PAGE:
The popularity of electric and zero-emissions vehicles is growing substantially, although their share of the overall automobile market remains relatively small.
Automobile manufacturers are spending tens of billions of dollars to develop better electric car battery technology that will help shift the market to all electric vehicles.
Experts agree, however, that the key to increasing the competitiveness of zero-emissions vehicles is identifying new materials and designs that drive down battery costs and weight, extend driving range, and improving time spent at public fast-charging stations.
Creating a cost parity with internal combustion engines is critical to gaining greater acceptance of electric vehicles. Most of this area’s focus has been on reducing the structure and complexity of the battery, as well as increasing the use of automation in the manufacture of batteries to reduce labor costs and increase productivity.
Much work also has been done in identifying more cost-effective materials. Innovations such as low-cobalt and cobalt-free battery chemistries represent a major step forward since cobalt is the most expensive material in many of today’s batteries. On the horizon are long-life nickel-manganese-cobalt batteries with cathodes that consist of 50% nickel and only 20% cobalt. Besides the obvious cost advantages, this type of battery is largely recyclable.
Another way to bring down overall cost is to extend battery service life, limiting the number of times they need to be replaced. Advances are being made in the use of chemical additives and nano-engineered materials that make existing lithium-ion batteries tougher and more resistant to bruising from stress caused by rapid charging.
Creative approaches to the packaging of battery cells are also being explored. Something known as a cell-to-pack eliminates the bundling of cells, effectively reducing both weight and cost of the battery.
Battery life anxiety is another key challenge that the market must overcome if electric vehicles are truly to become our future. That means we need to increase battery life and/or build a better infrastructure that includes more charging stations so consumers have the confidence of knowing they can safely drive without running out of power.
The market is quickly adapting to these challenges with many people now having charging stations at their homes. Super chargers are also becoming the norm and continue to evolve with the goal of being able to fully charge a vehicle in as little as 10-15 minutes.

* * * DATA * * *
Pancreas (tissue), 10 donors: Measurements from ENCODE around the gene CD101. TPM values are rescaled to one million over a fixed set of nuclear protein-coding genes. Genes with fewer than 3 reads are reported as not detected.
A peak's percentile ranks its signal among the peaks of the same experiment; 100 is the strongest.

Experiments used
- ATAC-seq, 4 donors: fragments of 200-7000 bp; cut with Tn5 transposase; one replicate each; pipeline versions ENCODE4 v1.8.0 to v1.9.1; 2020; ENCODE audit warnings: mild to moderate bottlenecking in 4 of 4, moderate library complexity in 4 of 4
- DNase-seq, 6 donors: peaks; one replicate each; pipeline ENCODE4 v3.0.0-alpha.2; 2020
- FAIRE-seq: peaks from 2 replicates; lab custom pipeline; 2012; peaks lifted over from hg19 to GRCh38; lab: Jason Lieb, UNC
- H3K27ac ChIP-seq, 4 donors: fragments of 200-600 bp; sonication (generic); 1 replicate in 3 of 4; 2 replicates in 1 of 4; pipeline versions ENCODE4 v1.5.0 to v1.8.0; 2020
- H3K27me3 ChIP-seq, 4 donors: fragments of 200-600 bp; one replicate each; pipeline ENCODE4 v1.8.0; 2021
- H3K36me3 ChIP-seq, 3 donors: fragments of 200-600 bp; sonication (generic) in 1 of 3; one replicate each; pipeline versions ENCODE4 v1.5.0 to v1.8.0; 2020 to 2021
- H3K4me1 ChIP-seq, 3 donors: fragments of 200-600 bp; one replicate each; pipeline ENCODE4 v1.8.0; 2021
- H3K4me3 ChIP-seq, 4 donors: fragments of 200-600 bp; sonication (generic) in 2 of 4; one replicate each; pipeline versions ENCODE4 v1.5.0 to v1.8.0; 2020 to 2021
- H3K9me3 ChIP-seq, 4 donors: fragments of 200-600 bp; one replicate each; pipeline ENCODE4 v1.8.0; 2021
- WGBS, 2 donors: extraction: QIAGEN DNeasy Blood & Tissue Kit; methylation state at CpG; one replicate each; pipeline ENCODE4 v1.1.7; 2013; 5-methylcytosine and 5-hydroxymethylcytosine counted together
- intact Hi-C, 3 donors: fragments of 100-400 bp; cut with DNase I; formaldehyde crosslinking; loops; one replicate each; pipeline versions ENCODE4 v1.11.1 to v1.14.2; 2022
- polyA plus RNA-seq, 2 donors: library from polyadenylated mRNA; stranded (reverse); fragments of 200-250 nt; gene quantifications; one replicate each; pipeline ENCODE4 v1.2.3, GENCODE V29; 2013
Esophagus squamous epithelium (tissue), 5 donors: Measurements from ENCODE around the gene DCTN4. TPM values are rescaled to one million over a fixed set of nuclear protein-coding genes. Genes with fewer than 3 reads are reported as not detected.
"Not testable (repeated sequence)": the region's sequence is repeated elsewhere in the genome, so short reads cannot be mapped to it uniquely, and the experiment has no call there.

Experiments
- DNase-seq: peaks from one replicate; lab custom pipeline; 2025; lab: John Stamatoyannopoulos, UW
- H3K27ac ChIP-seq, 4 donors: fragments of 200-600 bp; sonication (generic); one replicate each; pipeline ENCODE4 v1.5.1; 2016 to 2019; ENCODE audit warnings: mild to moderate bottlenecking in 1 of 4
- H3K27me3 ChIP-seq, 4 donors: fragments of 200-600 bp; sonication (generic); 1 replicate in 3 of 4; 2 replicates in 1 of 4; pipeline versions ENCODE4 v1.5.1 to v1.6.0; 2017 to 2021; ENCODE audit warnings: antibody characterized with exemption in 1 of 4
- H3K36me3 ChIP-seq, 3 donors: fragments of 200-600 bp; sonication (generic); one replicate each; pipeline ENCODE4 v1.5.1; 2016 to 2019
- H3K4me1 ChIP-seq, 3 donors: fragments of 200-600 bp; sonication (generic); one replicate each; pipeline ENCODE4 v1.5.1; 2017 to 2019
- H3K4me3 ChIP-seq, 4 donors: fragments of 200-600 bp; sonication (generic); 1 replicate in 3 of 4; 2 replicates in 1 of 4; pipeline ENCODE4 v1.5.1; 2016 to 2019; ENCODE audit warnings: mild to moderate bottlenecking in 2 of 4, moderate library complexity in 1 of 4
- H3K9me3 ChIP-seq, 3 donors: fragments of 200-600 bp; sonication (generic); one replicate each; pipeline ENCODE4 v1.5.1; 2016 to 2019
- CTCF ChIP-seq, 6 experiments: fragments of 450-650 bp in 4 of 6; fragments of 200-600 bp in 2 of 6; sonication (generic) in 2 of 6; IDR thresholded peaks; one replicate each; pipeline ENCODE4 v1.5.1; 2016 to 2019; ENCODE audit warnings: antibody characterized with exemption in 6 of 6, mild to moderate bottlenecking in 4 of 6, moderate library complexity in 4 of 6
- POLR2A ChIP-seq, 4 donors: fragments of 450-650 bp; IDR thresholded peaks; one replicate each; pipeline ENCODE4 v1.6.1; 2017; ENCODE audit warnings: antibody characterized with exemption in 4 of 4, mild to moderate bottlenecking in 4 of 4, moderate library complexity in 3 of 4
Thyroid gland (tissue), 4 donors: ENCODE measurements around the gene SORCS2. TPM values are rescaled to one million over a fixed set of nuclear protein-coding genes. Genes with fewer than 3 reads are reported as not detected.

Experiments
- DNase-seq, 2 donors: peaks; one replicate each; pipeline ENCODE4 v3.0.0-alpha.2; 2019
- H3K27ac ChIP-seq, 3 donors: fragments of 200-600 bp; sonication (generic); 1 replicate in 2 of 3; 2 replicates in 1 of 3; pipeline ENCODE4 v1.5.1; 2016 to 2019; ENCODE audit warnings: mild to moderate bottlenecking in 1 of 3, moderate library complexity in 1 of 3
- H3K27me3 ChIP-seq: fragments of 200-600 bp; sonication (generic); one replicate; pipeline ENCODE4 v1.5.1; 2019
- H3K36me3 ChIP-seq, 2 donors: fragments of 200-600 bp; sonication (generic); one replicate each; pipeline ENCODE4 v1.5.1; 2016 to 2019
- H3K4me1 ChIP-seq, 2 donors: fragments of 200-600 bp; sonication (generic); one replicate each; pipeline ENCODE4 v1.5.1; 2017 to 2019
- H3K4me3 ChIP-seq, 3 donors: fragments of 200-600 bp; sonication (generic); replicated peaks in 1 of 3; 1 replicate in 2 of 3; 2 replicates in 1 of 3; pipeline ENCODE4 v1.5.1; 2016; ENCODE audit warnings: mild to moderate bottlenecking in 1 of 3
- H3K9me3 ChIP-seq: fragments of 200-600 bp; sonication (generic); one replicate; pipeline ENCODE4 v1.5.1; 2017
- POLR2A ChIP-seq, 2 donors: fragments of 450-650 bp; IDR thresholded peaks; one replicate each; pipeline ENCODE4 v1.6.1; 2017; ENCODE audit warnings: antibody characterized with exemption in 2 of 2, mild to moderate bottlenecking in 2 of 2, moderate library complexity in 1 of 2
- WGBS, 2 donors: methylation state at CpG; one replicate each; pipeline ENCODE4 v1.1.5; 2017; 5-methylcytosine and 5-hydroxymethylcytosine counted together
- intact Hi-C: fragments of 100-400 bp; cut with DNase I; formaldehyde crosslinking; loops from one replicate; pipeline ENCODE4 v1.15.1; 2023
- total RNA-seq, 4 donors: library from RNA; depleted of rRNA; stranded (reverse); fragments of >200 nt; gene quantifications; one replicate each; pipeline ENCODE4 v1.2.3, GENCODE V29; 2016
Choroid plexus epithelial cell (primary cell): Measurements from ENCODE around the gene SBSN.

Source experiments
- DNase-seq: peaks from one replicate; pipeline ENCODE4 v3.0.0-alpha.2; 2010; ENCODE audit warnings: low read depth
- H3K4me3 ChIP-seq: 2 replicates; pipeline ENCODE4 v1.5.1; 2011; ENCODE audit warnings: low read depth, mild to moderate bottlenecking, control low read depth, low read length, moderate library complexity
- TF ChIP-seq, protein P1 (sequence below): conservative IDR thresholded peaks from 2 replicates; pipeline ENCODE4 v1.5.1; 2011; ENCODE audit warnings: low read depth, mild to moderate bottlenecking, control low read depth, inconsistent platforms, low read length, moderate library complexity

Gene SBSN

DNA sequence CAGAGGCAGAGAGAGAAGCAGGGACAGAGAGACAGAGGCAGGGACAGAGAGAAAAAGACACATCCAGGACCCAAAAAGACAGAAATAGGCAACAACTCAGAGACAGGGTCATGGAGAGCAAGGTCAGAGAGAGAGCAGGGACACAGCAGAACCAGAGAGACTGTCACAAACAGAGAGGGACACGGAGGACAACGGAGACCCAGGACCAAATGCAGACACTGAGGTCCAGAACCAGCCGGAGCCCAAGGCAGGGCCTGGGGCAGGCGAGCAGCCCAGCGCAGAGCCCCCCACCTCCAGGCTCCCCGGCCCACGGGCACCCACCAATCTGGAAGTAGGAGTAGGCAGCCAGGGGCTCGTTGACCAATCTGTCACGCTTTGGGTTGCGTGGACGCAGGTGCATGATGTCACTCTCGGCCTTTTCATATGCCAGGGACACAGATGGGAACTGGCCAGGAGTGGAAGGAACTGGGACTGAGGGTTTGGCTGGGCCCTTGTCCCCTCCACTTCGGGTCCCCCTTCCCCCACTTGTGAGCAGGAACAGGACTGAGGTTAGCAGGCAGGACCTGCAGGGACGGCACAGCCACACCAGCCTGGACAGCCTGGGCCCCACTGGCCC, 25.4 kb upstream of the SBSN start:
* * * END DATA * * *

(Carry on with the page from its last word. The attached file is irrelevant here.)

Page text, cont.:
Most electric car batteries on the road today are lithium-ion. Drawbacks to this technology include a short life and tendency to overheat which have prompted interest in alternatives that provide better fire resistance, quicker charges and longer life spans.
Some experts see solid-state and lithium-silicon technologies as game changers. The addition of silicon significantly enhances energy density, prompting manufacturers to add more and more silicon to achieve silicon-dominant anodes. By encasing the silicon in the anode with graphene, an exotic form of carbon sheets that is only one atom thick, further cost reductions can be realized, along with a significant increase in driving range. Chemical additives and coatings are also being explored to reduce the internal stress on the battery, allowing it to store more energy for longer periods of time.
Longer term, these silicon-based anodes will likely give way to solid-state batteries. Their advantage is the elimination of liquid elements found in traditional lithium-ion batteries and their ability to increase energy density using “dry” conductive materials that are less likely to catch fire.
Cobalt-free lithium-iron-phosphate batteries are attractive because of their higher charge rates and long lives. To make them more energy dense, engineers are looking at ways to switch from the standard cylindrical cells to prism-shaped cells. The advantage is that prisms are more space-efficient, allowing more batteries to fit within a given space.
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Supercapacitors represent yet another important development. These charged metal plates can boost a device’s charging capacity by pumping electrons into and out of a circuit at blindingly fast speeds.
Still, other research is looking at new binders that hold the lithium-ion battery components together to get a lot more energy per pound of battery. New research is focused on creating binders that stabilize the silicon particles, effectively extending battery life, increasing charging speed and improving thermostability.
There is also research into possible improvements in the separators which, to date, have been vulnerable to heat shrinkage that seriously reduces a battery’s life span and creates safety concerns. By coating the separators with ceramic particles, for example, the battery can better handle temperature increases while keeping the separators intact and preventing the anode and cathode from touching each other.
The future of electric cars rests with the market’s ability to produce the next big battery breakthrough. A lot of progress has been made in the identification of possible changes and alternatives. Getting some of these new technologies market-ready may still take a few more years. But with so many companies focused on the result of creating a financially viable, long-running, quick-charging battery, it is only a matter of time before electric vehicles dominate the road.
This article was contributed by Will Shurtliff, global sales manager – vehicle electrification, Parker Engineered Materials Group